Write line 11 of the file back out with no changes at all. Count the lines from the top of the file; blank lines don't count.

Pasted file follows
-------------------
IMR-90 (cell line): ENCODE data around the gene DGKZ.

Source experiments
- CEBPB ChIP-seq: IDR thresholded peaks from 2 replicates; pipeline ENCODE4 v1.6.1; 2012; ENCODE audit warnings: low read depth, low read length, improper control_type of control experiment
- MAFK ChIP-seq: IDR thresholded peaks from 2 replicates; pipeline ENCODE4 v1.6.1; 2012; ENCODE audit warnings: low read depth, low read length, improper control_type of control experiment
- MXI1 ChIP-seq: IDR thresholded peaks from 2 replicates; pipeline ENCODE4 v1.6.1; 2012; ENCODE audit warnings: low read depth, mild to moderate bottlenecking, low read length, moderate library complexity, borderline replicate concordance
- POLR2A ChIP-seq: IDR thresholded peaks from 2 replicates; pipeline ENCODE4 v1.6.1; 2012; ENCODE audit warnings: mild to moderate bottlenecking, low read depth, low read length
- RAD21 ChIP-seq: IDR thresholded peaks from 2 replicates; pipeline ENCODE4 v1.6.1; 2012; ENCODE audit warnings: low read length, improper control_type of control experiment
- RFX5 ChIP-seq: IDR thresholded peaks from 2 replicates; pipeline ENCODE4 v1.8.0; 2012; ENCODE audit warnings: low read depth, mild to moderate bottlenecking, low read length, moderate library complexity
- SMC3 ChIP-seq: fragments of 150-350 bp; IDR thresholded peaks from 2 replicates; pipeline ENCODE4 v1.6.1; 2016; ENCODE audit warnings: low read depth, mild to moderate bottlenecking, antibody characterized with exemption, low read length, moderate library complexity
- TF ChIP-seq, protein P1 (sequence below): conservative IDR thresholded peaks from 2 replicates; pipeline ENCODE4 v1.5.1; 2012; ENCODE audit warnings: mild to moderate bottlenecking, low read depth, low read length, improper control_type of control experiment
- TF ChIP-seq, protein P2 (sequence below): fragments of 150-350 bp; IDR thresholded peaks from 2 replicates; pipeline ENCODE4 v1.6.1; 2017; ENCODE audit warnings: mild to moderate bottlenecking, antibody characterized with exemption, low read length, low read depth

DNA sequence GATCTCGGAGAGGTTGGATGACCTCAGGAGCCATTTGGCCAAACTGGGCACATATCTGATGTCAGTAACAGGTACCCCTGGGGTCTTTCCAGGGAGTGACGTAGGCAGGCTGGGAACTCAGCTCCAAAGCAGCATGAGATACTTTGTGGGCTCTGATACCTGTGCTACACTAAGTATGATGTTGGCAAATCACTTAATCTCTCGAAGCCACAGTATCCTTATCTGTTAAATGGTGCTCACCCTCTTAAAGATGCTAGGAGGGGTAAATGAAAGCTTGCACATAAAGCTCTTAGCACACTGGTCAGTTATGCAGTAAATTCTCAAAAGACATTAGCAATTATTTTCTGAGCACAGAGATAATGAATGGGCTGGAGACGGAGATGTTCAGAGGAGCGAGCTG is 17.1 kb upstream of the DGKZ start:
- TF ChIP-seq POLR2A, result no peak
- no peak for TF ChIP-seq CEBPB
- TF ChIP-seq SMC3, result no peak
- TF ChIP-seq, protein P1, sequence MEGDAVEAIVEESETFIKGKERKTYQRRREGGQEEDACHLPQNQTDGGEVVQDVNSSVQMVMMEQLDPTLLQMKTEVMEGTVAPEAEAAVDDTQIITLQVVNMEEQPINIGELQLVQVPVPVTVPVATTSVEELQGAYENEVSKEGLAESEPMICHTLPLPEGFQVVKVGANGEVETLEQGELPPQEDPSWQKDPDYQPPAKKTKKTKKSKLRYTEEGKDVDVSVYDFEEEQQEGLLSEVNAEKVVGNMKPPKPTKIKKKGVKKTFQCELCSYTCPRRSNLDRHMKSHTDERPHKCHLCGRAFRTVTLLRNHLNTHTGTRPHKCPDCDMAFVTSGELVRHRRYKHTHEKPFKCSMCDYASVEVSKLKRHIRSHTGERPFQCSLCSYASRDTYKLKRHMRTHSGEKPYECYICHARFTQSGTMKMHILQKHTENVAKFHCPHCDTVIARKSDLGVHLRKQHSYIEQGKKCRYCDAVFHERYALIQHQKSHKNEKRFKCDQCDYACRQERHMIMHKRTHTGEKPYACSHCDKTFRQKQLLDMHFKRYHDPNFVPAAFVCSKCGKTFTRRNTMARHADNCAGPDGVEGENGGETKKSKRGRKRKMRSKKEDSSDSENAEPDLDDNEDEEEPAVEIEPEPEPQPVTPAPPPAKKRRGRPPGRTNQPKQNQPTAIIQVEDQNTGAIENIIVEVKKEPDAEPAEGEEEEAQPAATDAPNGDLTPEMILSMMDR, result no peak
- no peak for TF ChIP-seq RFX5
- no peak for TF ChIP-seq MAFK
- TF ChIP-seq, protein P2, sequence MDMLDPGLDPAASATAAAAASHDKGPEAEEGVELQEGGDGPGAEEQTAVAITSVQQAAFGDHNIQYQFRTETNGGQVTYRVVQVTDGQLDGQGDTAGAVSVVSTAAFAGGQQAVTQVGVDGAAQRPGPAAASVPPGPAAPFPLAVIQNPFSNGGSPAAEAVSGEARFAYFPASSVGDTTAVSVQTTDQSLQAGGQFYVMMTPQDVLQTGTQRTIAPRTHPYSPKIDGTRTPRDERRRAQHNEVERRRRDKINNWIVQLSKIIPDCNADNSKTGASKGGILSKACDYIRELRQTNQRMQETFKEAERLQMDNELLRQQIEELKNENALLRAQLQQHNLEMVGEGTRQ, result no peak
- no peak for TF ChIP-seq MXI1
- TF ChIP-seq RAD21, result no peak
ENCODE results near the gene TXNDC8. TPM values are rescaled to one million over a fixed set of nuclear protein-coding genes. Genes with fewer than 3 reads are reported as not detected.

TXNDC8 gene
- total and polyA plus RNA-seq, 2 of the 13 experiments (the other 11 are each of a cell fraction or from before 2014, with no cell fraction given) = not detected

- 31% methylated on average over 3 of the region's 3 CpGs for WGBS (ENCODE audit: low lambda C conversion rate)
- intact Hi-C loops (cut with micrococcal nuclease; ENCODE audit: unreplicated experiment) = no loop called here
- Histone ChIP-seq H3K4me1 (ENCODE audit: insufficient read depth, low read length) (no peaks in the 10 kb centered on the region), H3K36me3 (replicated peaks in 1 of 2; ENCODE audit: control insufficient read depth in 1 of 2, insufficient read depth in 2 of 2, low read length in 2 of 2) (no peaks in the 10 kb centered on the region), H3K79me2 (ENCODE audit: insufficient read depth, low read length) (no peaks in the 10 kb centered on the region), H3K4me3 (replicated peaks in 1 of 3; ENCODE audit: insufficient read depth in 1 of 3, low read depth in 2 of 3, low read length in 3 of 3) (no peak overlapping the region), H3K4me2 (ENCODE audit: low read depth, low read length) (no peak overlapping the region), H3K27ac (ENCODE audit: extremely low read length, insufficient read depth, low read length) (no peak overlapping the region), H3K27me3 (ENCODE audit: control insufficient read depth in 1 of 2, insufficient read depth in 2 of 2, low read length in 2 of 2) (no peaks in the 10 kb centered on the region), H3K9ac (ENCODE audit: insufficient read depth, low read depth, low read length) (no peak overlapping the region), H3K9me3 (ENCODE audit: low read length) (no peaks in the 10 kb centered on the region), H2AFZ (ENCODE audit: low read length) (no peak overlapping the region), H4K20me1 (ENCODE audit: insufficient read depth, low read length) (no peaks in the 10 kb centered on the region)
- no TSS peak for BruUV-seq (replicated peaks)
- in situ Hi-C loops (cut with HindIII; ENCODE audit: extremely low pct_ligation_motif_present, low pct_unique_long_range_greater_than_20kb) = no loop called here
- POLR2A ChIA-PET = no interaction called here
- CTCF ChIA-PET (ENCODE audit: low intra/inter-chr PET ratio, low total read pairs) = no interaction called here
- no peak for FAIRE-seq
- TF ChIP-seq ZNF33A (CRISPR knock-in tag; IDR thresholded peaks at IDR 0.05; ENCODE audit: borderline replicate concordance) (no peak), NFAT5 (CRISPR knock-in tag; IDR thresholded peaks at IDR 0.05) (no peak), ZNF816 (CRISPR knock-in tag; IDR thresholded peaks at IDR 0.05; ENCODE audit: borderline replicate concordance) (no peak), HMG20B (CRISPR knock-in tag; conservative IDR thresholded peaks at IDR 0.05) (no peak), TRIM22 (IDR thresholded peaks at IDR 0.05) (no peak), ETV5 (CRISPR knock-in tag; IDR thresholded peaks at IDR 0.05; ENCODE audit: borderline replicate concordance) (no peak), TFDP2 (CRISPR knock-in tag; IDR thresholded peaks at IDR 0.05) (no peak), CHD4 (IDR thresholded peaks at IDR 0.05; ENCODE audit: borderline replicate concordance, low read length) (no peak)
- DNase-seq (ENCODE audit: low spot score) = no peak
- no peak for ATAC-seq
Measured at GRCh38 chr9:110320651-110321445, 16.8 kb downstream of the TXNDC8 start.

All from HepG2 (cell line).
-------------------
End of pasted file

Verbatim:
- TF ChIP-seq, protein P2 (sequence below): fragments of 150-350 bp; IDR thresholded peaks from 2 replicates; pipeline ENCODE4 v1.6.1; 2017; ENCODE audit warnings: mild to moderate bottlenecking, antibody characterized with exemption, low read length, low read depth